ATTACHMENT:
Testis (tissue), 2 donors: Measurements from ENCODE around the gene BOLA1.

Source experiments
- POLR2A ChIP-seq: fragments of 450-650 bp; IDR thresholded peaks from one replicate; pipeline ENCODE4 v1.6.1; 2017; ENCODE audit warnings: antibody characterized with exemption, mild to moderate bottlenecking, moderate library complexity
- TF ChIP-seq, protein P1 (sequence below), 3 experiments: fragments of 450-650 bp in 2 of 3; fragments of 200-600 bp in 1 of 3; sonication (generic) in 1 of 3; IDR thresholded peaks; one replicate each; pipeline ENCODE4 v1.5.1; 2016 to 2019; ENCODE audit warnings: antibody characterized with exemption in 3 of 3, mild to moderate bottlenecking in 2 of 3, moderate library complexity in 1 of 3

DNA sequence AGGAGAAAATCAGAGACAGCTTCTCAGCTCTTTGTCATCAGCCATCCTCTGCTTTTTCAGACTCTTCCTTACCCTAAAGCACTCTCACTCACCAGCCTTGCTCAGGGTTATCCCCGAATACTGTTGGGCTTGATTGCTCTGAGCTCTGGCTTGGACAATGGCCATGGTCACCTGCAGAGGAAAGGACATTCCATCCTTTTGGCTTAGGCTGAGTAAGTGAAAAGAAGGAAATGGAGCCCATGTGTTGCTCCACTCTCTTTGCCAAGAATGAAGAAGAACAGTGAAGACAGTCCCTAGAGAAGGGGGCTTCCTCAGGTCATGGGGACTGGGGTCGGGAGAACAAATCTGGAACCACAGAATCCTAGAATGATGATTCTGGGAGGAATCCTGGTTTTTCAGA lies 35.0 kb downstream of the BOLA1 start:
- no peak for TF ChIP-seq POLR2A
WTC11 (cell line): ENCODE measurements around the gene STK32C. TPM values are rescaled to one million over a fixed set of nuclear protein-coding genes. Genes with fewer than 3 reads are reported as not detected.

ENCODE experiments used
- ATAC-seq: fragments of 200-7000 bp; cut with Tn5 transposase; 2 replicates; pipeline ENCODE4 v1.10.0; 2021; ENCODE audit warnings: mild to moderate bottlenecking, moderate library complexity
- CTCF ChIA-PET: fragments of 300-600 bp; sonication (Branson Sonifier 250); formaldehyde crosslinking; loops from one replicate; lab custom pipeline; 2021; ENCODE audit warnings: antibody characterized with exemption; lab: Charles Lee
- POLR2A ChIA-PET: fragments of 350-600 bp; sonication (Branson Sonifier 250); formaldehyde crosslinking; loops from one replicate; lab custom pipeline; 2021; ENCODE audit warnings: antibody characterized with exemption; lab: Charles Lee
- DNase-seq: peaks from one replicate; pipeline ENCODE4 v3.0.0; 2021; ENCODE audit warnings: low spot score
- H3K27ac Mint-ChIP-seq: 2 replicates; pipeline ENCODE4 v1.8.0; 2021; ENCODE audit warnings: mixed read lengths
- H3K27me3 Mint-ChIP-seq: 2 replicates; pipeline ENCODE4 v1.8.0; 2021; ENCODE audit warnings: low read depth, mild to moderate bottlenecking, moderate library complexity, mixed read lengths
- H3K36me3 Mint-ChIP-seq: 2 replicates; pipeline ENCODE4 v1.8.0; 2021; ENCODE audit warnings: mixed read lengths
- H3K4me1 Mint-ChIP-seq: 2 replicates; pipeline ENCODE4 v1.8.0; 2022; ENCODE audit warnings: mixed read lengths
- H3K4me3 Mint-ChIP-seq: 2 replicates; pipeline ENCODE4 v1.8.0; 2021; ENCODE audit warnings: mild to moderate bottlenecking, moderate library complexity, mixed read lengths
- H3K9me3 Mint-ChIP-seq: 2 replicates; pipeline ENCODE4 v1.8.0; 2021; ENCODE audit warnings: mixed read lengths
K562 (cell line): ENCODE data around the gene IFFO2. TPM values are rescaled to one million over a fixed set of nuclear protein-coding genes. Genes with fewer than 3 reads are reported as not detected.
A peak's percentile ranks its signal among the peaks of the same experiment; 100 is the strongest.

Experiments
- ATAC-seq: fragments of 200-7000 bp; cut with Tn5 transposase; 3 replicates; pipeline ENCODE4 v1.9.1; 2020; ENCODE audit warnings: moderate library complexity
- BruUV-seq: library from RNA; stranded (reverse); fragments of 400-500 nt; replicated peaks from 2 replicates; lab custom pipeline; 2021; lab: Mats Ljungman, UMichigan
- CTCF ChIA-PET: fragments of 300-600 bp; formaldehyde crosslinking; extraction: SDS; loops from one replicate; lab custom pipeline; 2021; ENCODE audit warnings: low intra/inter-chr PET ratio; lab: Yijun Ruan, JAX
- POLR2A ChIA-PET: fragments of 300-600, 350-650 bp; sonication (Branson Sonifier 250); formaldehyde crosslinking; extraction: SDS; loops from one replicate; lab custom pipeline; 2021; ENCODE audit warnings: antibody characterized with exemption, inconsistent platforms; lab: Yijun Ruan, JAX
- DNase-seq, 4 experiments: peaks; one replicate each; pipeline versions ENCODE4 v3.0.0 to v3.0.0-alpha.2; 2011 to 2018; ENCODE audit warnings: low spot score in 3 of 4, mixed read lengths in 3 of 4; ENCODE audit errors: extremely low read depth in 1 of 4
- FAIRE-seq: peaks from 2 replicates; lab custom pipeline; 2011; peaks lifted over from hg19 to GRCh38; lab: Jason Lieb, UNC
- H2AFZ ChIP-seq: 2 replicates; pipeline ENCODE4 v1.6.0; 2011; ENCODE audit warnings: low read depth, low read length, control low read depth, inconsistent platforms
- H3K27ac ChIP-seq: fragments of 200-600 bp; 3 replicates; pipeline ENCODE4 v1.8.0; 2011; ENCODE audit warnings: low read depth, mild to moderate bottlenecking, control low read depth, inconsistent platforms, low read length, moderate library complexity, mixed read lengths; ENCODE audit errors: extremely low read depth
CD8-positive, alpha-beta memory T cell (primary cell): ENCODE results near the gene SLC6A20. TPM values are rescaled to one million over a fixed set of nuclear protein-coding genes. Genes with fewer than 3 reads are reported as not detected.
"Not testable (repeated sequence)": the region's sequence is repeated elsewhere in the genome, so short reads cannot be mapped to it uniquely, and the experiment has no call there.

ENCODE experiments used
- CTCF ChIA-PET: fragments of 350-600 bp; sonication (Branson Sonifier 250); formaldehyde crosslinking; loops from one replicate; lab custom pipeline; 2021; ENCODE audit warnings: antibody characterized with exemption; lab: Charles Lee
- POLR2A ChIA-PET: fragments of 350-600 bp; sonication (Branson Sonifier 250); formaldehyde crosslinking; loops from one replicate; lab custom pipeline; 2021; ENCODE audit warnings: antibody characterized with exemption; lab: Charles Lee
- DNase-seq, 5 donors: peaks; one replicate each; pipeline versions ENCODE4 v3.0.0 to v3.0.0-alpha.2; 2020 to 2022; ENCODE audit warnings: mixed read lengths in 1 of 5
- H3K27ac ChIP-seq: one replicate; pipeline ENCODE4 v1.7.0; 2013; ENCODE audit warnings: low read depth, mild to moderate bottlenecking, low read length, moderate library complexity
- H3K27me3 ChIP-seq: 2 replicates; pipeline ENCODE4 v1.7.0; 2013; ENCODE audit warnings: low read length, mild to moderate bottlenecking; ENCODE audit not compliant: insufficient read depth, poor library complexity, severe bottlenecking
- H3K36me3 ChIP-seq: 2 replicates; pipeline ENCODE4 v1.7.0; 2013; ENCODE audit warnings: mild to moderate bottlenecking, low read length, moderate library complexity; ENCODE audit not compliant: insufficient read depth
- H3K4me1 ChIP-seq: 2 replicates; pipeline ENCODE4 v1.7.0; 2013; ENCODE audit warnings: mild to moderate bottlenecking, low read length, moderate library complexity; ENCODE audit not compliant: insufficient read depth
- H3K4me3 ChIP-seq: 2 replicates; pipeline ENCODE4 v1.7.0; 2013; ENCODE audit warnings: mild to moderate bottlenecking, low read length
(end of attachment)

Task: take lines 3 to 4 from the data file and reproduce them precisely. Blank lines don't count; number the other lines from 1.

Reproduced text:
- POLR2A ChIP-seq: fragments of 450-650 bp; IDR thresholded peaks from one replicate; pipeline ENCODE4 v1.6.1; 2017; ENCODE audit warnings: antibody characterized with exemption, mild to moderate bottlenecking, moderate library complexity
- TF ChIP-seq, protein P1 (sequence below), 3 experiments: fragments of 450-650 bp in 2 of 3; fragments of 200-600 bp in 1 of 3; sonication (generic) in 1 of 3; IDR thresholded peaks; one replicate each; pipeline ENCODE4 v1.5.1; 2016 to 2019; ENCODE audit warnings: antibody characterized with exemption in 3 of 3, mild to moderate bottlenecking in 2 of 3, moderate library complexity in 1 of 3